NEW YORK - Columbia University is making a Pandemic-era change permanent—going forward, standardized tests like the ACT or SAT will be optional when it comes to the admissions process.
On its website, the school wrote that students "cannot be defined by any single factor."
"Our announcement will provide more transparency for applicants and clarity on our admissions policies moving forward," a spokesperson told Fox 5 NY. "It will give applicants more agency in deciding how to best represent themselves through their application."
During the COVID-19 pandemic, many schools made standardized tests optional. In 2021, the entire University of California system announced it would permanently abandon tests altogether.
Columbia University. 2960 Broadway corner of 116th Street, New York, Manhattan, USA. (Photo by: Sergi Reboredo/VW Pics/Universal Images Group via Getty Images)
Columbia University is the first Ivy League school to make standardized tests optional when it comes to admissions requirements.
According to Fairtest—an organization that advocates against the misuse and overuse of standardized tests—more than 80% of U.S. bachelor-degree granting institutions are not requiring students seeking fall 2023 admission to submit either ACT or SAT standardized exam scores.
"Because of the preparation that people do and the courses that they pay for, it's a barrier to entry for people who might be very bright." said Harry Feder, Executive Director of Fairtest
Feder, who is in favor of doing away with testing for college admissions, says that tests like the ACT and SAT are discriminatory and even rooted in racism.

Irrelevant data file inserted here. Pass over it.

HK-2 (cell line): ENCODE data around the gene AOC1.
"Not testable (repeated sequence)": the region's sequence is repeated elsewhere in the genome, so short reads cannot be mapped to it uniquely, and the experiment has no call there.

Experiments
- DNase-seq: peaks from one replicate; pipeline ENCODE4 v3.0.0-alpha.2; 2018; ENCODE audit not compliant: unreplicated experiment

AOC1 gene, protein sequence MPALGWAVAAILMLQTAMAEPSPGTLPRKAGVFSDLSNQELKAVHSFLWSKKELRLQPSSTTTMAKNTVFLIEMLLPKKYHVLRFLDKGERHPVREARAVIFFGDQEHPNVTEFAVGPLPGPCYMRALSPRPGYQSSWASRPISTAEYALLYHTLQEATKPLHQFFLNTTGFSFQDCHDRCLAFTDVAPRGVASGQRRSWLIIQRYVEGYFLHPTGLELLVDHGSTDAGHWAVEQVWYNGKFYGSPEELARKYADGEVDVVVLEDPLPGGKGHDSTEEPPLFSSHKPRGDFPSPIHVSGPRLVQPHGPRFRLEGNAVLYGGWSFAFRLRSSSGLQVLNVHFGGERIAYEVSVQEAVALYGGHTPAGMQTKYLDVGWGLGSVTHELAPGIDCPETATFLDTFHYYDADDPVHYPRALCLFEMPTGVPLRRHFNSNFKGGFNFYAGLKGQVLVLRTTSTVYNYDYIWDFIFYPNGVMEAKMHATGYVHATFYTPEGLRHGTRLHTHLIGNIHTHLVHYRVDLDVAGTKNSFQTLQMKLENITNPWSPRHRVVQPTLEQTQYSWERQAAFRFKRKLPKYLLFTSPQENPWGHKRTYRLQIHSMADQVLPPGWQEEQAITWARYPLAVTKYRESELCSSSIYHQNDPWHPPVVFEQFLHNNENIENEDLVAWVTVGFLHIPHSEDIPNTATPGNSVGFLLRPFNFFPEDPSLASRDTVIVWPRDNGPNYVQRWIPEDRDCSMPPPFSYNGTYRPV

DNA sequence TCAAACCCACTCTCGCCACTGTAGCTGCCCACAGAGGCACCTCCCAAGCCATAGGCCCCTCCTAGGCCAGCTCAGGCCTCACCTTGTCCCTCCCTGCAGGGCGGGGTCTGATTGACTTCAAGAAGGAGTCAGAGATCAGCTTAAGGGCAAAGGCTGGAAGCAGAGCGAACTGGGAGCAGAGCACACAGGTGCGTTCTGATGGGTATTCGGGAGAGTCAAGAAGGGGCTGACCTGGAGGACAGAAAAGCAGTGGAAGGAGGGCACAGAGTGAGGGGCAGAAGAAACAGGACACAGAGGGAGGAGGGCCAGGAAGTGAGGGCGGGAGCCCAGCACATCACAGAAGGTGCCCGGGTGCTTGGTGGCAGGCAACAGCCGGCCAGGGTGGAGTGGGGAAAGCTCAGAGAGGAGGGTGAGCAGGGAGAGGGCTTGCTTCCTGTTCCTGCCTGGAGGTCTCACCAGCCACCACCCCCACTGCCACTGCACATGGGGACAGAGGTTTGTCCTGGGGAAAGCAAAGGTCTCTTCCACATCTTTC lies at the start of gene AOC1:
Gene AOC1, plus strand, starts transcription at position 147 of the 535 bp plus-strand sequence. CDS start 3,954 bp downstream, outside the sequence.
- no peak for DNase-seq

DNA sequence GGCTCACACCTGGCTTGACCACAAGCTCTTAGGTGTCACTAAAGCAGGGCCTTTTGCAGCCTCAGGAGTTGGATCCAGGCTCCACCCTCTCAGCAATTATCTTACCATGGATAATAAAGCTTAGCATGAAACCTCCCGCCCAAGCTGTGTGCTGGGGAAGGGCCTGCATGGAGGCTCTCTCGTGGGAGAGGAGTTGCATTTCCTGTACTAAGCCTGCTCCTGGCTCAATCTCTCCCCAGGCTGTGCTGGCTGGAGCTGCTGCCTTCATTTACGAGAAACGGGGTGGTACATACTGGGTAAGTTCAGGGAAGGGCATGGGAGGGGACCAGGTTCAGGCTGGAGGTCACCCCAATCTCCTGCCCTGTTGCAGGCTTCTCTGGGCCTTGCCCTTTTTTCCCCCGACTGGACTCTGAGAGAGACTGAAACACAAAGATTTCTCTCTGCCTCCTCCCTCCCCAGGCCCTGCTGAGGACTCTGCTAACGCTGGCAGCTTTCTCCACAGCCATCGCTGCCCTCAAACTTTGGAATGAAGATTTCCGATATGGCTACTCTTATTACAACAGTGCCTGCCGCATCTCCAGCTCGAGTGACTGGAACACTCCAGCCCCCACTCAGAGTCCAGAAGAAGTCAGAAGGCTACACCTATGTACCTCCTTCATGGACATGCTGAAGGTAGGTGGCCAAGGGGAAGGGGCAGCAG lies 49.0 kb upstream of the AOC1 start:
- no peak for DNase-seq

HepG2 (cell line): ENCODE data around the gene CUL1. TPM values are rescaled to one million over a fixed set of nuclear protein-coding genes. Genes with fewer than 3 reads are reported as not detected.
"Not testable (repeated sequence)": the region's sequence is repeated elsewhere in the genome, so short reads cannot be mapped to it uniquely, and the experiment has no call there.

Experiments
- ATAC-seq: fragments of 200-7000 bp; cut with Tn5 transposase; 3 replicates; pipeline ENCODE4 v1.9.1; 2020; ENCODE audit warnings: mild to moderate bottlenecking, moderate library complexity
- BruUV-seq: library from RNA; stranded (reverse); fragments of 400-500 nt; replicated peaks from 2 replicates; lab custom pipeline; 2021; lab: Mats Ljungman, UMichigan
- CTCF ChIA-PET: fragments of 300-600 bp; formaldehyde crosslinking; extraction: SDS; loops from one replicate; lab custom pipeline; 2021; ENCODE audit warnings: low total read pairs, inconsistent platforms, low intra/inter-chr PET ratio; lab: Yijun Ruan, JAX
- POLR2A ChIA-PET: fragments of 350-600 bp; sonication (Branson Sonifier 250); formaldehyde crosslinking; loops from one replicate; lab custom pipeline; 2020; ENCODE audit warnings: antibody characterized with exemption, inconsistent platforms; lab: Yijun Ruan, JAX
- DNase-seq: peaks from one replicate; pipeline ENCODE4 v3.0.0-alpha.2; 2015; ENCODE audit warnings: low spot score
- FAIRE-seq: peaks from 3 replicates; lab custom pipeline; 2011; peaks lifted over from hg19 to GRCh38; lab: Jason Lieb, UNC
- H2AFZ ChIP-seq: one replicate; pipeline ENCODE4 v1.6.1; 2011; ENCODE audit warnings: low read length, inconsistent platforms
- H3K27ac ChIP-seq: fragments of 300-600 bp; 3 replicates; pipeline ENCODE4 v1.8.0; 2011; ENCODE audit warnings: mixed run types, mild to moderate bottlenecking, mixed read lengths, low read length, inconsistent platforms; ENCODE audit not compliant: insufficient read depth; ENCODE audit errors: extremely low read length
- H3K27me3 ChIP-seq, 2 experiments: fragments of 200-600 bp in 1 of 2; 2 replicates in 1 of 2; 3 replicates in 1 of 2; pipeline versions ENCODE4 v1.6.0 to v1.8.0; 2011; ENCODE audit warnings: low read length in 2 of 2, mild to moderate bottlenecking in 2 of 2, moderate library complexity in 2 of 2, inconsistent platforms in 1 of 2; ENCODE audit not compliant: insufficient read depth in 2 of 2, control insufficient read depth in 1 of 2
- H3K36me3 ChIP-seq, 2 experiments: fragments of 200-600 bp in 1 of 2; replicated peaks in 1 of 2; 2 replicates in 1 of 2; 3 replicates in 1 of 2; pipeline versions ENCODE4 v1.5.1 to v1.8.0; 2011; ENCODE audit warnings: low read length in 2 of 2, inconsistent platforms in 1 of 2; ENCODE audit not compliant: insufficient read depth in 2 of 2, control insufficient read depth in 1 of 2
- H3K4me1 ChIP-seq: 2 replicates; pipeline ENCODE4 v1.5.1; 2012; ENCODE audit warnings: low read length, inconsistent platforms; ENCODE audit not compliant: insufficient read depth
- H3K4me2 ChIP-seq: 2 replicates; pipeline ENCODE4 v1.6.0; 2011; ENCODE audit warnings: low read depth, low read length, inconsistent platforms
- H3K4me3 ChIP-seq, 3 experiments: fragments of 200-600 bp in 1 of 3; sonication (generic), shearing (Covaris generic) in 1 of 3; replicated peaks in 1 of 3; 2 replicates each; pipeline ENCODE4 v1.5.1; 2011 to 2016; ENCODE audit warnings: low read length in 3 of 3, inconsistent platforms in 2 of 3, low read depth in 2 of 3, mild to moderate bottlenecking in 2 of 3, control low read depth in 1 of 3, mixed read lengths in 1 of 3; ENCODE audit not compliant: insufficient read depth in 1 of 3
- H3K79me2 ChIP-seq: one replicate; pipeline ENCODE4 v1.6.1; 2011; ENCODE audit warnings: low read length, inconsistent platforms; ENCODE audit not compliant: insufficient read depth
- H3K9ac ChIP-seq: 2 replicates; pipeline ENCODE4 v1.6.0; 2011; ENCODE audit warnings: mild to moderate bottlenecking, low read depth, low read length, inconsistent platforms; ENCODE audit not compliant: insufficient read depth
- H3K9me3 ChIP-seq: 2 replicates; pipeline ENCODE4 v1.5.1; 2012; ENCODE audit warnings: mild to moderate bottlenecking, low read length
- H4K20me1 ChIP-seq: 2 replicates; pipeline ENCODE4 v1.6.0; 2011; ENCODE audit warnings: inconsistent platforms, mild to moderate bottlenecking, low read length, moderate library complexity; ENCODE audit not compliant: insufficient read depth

"[These potential students] might have lots to bring and to offer to the university and just don't do that well on a timed test," Feder adds. "That really doesn't measure much except, frankly, your ability to take a timed test."
Yiatin Chu disagrees. She runs Asian Wave Alliance, an organization and political club that advocates for causes on behalf of Asian New Yorkers.
"Everything else besides a standardized test score is subjective," Chu said. "The S.A.T. and the ACT is the only standardized metric that these colleges have to really be able to evaluate students uneven playing field."
To the argument that the tests are discriminatory and eliminating them might make colleges more diverse, she doesn’t buy it. In fact, she says it could actually lead to further discrimination when it comes to Asian-American students.
"With [tests] gone, it's kind of a free for all," Chu said. "Like whatever you want to pick and choose to select-- the student is going to be in the hands of the admissions officer… I see this as furthering the discrimination of many Asian American students."